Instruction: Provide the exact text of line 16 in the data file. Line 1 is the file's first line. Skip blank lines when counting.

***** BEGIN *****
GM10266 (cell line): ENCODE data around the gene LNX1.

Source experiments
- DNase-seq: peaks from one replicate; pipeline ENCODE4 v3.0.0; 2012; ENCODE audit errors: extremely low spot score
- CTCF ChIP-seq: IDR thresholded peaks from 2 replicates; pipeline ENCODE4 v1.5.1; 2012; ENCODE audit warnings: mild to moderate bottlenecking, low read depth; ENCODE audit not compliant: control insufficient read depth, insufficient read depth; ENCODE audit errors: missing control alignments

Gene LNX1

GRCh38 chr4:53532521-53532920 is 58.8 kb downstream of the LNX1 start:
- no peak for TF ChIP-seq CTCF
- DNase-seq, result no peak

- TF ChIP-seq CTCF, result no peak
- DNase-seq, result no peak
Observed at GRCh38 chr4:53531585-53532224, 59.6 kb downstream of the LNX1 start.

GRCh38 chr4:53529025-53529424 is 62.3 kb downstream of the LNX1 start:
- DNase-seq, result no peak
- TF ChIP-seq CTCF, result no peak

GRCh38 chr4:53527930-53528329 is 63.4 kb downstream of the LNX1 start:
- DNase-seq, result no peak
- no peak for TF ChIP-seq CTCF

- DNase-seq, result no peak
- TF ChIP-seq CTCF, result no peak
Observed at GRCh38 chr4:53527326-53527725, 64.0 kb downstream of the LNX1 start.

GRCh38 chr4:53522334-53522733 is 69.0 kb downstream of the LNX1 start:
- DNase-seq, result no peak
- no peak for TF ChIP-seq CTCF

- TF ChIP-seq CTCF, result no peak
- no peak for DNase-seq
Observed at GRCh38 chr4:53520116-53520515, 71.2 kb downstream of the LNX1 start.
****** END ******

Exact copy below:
- DNase-seq, result no peak